In this week’s fashion entrepreneur profile, we take a look at the extraordinary life of Louis Vuitton. While his name is now associated with a fashion and luxury powerhouse, his origins are more humble, dating back to a young man who left home to make his living packing luggage for the aristocrats of 19th-century Paris. Resembling of a fairytale-like story that spans centuries, Louis Vuitton was very much a fashion entrepreneur, who had the vision and a drive to create an iconic brand and empire.
As with many of the most famous fashion entrepreneurs, Louis Vuitton was born in humble surroundings, the exact opposite of the image of luxury with which his name would become synonymous. His family were simple people, artisans, and farmers, eking out a living in the mountainous Jura region of eastern France. His father was a farmer, while his mother, a hat maker, was an example of the sort of small-scale garment manufacturer characteristic of the pre-industrial age. As with many of the great fashion entrepreneurs, the young Vuitton’s life bore some similarities to those described in the fairytales of that era; his mother died when he was just ten, and he endured an unhappy relationship with his new stepmother. Orphaned at the age of 14 by the death of his father, the poor boy fled from his strict stepmother and headed off, on foot, for the big city to make his fortune.
In 1837, after a journey that had lasted two years, Vuitton arrived in Paris caught up in the whirlwinds of change caused by the Industrial Revolution. Like many poor country boys arriving in the urban environment, the young Vuitton found himself an apprenticeship in a trade. In his case, the trade was trunk making and packing, and his new master was a successful man, by the name of Monsieur Marechal. The apprenticeship was to be the making of Louis Vuitton.
As with the vast majority of fashion entrepreneurs, Louis Vuitton came from a modest background. After losing his parents, he decided to chart his own path and set his sights on Paris. When he started working with Monsieur Marechal, he was dedicated to learning his craft, and soon after starting apprenticing, he was noticed for his hard work and impeccability. Within a few years, he would gain a reputation as a master of his craft among the elites of Parisian and French aristocratic society.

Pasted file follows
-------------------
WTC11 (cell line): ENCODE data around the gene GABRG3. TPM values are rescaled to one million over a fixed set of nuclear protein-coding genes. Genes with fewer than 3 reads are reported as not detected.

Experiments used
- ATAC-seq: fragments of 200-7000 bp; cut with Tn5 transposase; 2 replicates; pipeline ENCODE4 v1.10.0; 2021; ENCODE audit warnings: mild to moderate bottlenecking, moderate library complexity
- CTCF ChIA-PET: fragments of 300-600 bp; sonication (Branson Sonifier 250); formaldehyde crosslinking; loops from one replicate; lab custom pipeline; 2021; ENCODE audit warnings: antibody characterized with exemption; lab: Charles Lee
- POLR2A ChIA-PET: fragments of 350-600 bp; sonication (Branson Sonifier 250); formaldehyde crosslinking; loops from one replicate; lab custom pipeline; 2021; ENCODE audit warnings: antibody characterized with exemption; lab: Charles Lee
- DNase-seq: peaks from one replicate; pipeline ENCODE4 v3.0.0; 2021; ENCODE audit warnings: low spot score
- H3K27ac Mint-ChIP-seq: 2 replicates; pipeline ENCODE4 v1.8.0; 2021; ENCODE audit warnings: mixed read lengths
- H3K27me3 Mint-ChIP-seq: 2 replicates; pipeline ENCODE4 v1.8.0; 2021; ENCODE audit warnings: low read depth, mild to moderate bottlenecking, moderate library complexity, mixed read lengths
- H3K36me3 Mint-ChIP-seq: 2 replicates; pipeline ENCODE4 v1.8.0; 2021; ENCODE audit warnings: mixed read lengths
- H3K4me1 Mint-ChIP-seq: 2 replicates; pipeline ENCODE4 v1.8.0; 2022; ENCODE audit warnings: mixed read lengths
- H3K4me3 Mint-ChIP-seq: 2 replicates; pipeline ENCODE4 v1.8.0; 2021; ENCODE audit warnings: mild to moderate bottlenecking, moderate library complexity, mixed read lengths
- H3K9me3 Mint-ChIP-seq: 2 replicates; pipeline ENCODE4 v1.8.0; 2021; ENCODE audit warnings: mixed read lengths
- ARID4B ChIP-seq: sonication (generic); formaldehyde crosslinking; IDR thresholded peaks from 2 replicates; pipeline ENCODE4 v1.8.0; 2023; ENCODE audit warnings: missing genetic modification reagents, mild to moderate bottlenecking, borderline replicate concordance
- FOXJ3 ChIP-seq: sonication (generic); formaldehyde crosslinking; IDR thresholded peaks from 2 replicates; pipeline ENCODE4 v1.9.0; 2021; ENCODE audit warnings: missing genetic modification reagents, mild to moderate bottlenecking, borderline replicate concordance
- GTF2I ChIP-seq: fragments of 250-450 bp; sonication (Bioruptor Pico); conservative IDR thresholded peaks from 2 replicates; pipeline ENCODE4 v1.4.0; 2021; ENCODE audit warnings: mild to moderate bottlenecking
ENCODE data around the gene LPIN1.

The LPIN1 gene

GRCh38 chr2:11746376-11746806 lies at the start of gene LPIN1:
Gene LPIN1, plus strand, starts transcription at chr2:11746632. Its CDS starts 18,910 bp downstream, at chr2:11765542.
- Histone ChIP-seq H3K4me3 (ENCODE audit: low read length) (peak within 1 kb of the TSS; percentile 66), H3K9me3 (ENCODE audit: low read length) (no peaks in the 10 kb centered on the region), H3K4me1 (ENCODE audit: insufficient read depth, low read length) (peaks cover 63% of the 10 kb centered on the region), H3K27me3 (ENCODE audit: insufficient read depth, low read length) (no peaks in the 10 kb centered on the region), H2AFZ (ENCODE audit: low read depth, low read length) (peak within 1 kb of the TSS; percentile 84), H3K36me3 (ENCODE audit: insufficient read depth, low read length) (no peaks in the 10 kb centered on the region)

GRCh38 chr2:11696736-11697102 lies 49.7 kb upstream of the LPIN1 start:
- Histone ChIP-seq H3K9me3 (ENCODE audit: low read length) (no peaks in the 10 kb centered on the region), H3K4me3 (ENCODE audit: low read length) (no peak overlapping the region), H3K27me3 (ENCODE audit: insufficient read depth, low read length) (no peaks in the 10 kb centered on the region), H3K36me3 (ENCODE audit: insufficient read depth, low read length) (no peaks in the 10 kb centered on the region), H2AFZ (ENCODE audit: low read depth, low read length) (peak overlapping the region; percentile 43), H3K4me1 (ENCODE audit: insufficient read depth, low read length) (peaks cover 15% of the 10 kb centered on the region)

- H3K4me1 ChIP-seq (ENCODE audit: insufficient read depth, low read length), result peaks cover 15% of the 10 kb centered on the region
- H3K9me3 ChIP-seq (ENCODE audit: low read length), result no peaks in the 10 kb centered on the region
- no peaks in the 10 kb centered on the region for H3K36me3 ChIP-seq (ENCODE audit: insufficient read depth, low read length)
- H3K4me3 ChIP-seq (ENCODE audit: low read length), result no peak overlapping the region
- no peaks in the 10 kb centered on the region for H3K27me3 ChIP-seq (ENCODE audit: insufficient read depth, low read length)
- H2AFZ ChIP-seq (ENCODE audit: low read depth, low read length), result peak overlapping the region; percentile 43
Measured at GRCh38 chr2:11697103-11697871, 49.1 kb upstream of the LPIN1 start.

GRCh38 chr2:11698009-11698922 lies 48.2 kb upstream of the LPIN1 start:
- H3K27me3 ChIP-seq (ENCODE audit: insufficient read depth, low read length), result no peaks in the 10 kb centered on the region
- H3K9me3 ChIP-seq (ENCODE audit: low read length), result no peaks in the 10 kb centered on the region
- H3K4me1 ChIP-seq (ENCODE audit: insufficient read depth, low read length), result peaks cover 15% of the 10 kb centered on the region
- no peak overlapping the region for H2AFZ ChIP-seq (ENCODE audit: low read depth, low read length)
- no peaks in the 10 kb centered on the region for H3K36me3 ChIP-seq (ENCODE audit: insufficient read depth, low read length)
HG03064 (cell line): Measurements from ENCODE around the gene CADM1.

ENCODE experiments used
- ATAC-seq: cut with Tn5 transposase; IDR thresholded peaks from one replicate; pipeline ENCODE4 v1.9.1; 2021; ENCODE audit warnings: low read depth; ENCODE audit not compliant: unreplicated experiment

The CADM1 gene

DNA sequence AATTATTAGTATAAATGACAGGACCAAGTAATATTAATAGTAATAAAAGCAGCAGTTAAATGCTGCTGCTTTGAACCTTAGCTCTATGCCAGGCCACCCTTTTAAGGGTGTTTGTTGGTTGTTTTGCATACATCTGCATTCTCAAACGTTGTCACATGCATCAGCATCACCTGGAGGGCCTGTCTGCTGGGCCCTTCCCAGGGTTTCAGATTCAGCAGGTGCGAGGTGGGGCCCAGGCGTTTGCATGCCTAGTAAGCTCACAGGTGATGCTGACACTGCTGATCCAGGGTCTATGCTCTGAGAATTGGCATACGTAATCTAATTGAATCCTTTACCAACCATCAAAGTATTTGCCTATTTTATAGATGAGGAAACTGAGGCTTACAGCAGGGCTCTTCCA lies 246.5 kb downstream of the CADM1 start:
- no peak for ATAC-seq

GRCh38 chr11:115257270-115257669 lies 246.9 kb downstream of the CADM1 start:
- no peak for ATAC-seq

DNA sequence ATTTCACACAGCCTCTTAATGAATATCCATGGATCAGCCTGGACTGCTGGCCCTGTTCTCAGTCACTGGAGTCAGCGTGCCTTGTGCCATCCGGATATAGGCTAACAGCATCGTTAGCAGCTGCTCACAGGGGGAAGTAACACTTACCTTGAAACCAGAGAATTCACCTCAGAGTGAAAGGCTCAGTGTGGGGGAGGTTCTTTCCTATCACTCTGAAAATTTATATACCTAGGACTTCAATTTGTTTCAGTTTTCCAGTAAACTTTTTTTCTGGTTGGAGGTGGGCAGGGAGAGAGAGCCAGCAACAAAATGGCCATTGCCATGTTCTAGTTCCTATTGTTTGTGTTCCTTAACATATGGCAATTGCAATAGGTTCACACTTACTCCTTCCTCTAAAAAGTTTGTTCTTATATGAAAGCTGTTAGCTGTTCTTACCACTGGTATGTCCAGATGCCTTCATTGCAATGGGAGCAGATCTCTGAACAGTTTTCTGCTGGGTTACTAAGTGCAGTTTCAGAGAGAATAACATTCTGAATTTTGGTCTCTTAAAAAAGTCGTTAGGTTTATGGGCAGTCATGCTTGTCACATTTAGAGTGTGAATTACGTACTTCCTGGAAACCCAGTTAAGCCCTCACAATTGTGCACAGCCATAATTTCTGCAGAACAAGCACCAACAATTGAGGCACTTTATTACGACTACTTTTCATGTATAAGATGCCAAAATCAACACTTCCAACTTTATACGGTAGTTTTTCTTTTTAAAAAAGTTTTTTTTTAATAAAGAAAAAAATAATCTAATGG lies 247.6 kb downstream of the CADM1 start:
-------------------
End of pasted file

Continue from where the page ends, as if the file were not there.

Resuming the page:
It was this reputation, and the quality of his work, that led the Empress of France, Eugenie de Montijo (the wife of Napoleon III) to hire him as her personal trunkmaker. Vuitton was responsible for packing her clothes as she moved from palace to chateau. This appointment gave Vuitton enormous access to an aristocratic and wealthy clientele, creating a loyal and profitable customer base. At the age of just 33, he opened his own store and hung up a sign outside that said: “Securely packs the most fragile objects. Specializing in packing fashions.” His timing was impeccable, travel for leisure was becoming more popular at the time; the first overseas package tour in history, operated by Mr. Thomas Cook of Leicester, visited France one year after Vuitton opened his own business.
Photo credit: Savoirflair.com
Key Success Factors:
Louis Vuitton was an innovator as well as an entrepreneur. He designed the world’s first pick-proof lock and introduced a rectangular trunk made of waterproof canvas (at the time, the majority of trunks were round and made of leather). His rectangular trucks responded to the needs of a new age, they were stackable for ease of transport on the increasingly popular passenger trains. He also created a signature pattern called damier, which still defines his brand to this day. He was a visionary but above all a hard worker. His company would not exist if it were not for his early years of apprenticing and learning his craft under Monsieur Marechal. Instead of outsourcing production, he also had the vision to create his own atelier and manufacturing. He also used technological innovations for the success of his own brand and company. Another key success factor has to do with Vuitton’s adaptability to change. When the Franco-Prussian War broke out in 1870, he lost his business, many of his tools were stolen, and production was halted. Immediately after the war, he rebuilt, but this time even better, using the unique design and pattern that remains the signature of his house today.